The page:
We had an absolute blast, just the way I like to cap off a family get-together. And I so wish I could share more pictures (I took a ton) but the memory card in my phone decided to die. Or to be gravely ill, and am waiting on word from the doctor, aka tech guy, as to whether anything could be salvaged. That’s technology, baby.

So, how is life in your neck of the woods, dear blogging friend?  I missed a whole week of blogging and feel completely out of sorts.

Rare Survivor

7-Victory

Cancer — a shocking diagnosis, triggering fear that strikes to the bone. Even in best-case scenarios, as those affected know, looking ahead tests every granule of strength.

Until recently I knew precious little about a form of cancer called mesotheliomaLung cancer brings to mind smokers, but mesothelioma goes beyond smoking, or exposure to second-hand smoking, the risk factor being exposure to asbestos.

The Patient

Last week I received an email from someone I’ve never met, Heather Von St. James, a rare mesothelioma survivor, cancer advocate, and Huffington Post blogger, among other sites. She asked if I would help share her story, and couple of email exchanges later brought us here.

If you goggle her name, Heather’s story is sure to overwhelm.

At the age of 36, soon after the birth of her daughter, Heather fell ill. She was losing weight rapidly, had no appetite, and felt like a truck had parked itself on my chest.

After a CT scan and a myriad of tests, she was diagnosed with malignant pleural mesothelioma. With no intervention, she had 15 months to live. But she couldn’t do that; she had a daughter to raise.

The Choice

When told about a unique surgery performed in Boston (over 1000 miles away) called extrapleural pneumonectomy, Heather and husband Cameron tidied up their affairs and got on a plane.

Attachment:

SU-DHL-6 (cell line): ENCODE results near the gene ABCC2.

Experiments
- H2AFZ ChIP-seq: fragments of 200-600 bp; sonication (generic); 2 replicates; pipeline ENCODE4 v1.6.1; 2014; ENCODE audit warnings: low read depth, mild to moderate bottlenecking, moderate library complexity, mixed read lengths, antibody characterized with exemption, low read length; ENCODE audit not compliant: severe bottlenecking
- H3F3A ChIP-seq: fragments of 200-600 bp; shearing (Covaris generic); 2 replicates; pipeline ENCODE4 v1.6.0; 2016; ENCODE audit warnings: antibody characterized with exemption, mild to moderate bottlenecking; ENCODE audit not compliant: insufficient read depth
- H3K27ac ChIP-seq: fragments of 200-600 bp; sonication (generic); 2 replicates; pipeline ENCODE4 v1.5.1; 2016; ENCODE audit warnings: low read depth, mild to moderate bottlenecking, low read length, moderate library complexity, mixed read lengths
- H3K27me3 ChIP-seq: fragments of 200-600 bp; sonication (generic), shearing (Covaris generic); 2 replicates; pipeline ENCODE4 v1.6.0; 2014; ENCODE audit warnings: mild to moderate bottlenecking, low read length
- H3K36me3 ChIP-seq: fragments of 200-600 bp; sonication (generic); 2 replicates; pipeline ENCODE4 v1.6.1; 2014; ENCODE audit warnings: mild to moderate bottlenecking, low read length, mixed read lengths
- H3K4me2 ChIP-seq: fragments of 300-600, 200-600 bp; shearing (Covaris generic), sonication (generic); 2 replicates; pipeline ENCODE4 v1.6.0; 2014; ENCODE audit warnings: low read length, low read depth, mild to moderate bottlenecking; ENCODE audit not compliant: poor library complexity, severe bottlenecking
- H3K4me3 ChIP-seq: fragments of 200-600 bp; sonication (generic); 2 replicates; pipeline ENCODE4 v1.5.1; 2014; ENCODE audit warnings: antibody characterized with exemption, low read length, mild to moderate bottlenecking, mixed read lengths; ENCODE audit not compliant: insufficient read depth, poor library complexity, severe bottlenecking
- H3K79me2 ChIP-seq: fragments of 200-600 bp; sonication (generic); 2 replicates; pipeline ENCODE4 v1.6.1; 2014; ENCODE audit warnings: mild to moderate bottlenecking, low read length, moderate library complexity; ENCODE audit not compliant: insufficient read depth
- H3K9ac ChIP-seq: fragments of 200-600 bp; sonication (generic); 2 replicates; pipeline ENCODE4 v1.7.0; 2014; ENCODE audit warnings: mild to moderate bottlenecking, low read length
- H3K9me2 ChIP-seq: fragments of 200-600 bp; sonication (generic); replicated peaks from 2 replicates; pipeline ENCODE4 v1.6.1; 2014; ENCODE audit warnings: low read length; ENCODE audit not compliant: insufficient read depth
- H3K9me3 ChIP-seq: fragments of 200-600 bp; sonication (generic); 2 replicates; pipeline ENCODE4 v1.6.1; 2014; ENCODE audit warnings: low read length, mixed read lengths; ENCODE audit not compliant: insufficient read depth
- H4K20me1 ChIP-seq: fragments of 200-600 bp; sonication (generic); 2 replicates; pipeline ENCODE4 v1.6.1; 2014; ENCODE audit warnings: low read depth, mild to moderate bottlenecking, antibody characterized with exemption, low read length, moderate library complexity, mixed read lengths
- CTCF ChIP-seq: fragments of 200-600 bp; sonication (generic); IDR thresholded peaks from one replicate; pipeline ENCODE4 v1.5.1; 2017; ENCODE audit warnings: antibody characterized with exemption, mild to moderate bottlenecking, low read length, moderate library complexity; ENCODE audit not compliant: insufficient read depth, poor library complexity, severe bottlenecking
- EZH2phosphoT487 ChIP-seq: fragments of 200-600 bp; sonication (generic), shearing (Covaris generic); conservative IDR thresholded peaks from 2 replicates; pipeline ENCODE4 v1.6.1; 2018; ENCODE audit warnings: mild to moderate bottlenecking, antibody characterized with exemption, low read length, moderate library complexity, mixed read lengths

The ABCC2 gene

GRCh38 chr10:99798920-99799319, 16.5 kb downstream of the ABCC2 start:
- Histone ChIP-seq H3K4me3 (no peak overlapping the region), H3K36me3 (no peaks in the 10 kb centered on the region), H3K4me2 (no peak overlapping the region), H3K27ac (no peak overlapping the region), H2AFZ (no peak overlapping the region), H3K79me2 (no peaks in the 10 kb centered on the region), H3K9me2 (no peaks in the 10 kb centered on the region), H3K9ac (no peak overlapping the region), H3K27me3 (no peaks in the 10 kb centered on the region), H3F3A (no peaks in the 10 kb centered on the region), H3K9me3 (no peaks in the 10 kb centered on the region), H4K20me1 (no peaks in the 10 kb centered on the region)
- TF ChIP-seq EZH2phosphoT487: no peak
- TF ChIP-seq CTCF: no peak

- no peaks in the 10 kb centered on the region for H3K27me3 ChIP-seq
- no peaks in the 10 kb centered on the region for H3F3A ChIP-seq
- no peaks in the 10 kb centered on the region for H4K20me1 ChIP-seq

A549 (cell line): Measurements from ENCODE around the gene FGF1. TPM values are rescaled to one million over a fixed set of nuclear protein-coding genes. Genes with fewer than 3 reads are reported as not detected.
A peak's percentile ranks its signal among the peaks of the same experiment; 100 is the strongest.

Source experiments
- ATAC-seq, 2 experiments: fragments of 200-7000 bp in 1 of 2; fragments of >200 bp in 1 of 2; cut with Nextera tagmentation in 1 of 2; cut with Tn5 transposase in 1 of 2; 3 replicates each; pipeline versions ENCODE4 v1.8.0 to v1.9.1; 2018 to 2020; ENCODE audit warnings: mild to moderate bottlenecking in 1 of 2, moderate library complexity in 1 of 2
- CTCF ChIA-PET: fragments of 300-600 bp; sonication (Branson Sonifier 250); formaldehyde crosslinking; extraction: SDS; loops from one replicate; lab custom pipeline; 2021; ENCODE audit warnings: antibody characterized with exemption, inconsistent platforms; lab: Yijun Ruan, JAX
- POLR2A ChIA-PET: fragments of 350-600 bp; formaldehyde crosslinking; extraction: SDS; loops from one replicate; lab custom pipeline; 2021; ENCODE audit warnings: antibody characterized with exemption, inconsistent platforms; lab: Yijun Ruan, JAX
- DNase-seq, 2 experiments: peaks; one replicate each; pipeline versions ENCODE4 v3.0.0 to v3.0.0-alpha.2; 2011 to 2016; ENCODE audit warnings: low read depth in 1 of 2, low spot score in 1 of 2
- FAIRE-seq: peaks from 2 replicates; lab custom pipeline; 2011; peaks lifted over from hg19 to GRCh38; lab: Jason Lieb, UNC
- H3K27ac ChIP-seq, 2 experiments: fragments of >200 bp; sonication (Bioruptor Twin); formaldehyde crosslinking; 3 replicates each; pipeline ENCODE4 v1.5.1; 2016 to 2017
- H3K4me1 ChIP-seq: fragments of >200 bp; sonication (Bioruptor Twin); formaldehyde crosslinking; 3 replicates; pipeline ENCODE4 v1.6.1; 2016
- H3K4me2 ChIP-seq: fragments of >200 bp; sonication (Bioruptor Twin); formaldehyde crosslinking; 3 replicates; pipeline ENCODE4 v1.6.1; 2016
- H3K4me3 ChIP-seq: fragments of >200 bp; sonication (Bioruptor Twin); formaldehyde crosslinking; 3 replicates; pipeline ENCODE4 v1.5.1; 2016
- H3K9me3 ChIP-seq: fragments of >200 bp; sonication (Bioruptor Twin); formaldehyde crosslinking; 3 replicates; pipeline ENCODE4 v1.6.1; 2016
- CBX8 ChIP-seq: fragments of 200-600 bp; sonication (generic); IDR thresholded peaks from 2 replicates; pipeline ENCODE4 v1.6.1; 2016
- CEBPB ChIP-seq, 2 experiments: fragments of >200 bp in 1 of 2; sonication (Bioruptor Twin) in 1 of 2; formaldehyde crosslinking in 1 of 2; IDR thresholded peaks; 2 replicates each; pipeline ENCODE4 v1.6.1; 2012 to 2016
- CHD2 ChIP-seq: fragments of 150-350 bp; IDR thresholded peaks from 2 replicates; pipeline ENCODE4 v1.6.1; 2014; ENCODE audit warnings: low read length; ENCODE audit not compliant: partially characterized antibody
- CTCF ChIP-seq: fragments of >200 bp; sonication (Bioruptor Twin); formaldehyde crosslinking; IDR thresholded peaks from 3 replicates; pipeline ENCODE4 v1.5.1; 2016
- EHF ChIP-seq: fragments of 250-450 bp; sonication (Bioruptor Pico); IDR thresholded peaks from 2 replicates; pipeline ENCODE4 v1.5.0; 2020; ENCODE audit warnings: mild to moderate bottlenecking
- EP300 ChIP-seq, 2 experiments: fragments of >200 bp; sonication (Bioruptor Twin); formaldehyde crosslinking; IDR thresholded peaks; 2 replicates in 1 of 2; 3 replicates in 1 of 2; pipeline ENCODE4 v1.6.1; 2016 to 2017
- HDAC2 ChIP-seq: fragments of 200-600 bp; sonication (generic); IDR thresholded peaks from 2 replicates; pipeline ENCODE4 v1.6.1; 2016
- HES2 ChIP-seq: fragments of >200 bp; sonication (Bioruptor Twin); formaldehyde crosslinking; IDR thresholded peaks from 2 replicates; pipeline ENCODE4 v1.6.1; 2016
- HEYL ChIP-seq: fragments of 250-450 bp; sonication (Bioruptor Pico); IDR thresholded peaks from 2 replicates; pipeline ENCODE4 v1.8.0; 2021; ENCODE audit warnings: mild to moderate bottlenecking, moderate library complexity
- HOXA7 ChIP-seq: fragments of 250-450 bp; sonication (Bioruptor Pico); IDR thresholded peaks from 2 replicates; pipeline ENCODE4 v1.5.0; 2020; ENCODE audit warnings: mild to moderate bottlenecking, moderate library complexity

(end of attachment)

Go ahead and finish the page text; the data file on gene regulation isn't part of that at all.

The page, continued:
The procedure, developed by Dr. David Sugarbaker, involved removing the left, cancer-ridden lung, left half of the diaphragm, and lining of the heart. The sixth rib was also removed for access to the chest. Surgical gore-tex replaced the diaphragm and the lining of the heart. A heated chemotherapy solution was pumped into the chest and washed around for an hour, then pumped back out.

The treatment involving chemotherapy and radiation was something to endure, and the recovery took about a year. 

Rare Survivor & Advocate

I imagine nothing makes one an advocate for research and awareness more than having survived not only the disease, but the doubt and poking and prodding and pain.

To help those finding themselves in similar situations, Heather spends time with newly diagnosed patients during biannual visits to Boston for checkups. She works as conference speaker and research advocate, sharing her story any place she is received.

And she gets to see her daughter grow up.

 Lil_HVSJ-2

How was she exposed to this deadly substance, you might ask? In her own words: My cancer was caused by wearing my dad’s work jacket that was covered in asbestos fibers to do outside chores when I was little.

But exposure is wide and varied. The substance, not banned in the U.S., was used in the ‘70s and is still found in buildings and products today. Since symptoms are similar to other lung diseases, the goal is to speak up, to make sure people know how to keep their lungs safe, as Heather said.

Knowledge is Power

Some facts to be aware of: 1. If possible, avoid exposure to toxic substance; 2. Don’t smoke (exposed smokers are at higher risk);  3. do your part in fighting pollution (save energy, go green, be mindful of products containing asbestos: appliances, garden items, toys, as some toys made overseas contain asbestos).

Here’s to hoping that  similar heart-wrenching stories will have the same happy ending, and those sitting in a doctor’s office right now, crying in shock, will soon be declared survivors.

Cam_HVSJ ADAO-1

Many thanks to Heather Von St. James for reaching out and sharing her story. She’s very passionate about raising awareness, replies to emails faster than most people I know, and can be found on Facebook and Twitter.

—-

Photos courtesy: Heather Von St. James